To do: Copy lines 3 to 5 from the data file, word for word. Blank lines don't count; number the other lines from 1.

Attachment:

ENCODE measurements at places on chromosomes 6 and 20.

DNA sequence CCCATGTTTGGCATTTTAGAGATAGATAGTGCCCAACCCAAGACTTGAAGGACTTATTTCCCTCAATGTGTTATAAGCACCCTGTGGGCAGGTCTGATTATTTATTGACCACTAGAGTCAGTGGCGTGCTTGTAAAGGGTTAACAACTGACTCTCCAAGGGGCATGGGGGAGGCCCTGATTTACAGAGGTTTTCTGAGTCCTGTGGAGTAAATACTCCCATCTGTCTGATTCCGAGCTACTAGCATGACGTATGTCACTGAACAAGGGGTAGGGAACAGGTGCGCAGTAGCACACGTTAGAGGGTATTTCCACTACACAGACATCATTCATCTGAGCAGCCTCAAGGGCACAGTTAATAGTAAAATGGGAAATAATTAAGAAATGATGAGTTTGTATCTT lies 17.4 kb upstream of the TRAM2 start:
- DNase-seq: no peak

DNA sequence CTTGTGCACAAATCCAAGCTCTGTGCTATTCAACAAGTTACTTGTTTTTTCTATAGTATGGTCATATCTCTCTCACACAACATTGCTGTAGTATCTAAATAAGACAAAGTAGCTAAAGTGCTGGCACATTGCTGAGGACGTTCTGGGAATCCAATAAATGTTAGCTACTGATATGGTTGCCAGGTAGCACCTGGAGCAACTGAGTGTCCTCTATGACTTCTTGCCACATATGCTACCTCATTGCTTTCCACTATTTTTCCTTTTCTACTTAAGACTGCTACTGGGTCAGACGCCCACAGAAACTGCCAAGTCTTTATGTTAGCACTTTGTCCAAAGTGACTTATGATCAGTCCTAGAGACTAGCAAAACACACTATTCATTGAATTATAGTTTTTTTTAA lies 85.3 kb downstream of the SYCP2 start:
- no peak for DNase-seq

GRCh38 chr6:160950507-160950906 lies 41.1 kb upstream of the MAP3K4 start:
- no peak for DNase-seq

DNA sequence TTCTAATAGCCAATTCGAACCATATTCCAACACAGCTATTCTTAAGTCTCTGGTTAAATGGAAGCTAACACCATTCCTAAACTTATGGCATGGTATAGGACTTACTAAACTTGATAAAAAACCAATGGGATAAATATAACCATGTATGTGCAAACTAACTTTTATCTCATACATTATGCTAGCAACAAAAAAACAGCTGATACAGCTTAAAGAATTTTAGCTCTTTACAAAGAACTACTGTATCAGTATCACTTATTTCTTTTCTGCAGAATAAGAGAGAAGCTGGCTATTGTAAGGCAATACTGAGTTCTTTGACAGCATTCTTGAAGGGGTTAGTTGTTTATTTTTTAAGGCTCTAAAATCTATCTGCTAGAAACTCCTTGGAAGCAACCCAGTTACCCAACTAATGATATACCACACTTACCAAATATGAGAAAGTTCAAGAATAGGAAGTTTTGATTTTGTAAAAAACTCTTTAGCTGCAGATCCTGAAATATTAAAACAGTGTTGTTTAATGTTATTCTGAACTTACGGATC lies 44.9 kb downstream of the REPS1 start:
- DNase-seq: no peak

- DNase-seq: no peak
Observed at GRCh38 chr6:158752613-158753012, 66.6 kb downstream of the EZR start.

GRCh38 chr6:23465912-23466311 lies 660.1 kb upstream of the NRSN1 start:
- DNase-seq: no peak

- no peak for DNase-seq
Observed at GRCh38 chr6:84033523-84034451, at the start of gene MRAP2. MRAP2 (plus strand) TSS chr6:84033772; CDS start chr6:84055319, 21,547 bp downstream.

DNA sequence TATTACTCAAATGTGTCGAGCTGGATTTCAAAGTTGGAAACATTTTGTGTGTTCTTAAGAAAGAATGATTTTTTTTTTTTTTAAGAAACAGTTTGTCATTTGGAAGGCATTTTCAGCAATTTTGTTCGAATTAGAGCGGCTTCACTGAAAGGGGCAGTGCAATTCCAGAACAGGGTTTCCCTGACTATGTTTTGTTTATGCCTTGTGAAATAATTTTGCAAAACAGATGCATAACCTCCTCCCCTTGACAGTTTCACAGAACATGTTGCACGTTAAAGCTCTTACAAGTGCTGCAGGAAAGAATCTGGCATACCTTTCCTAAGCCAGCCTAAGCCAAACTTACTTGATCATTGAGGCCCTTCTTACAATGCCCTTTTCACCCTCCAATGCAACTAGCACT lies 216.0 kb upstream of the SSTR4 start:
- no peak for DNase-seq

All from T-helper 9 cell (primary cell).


- DNase-seq: no peak

DNA sequence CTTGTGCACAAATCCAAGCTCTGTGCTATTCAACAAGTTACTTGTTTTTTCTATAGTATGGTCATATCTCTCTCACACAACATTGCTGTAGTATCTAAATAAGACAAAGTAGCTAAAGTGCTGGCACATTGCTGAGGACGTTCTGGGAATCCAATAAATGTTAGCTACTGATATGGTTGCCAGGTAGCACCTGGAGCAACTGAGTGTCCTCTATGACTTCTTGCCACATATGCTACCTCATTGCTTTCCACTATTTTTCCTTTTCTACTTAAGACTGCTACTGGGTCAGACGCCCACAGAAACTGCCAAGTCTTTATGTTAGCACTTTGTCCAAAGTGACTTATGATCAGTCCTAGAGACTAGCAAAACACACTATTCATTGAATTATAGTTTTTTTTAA lies 85.3 kb downstream of the SYCP2 start:
- no peak for DNase-seq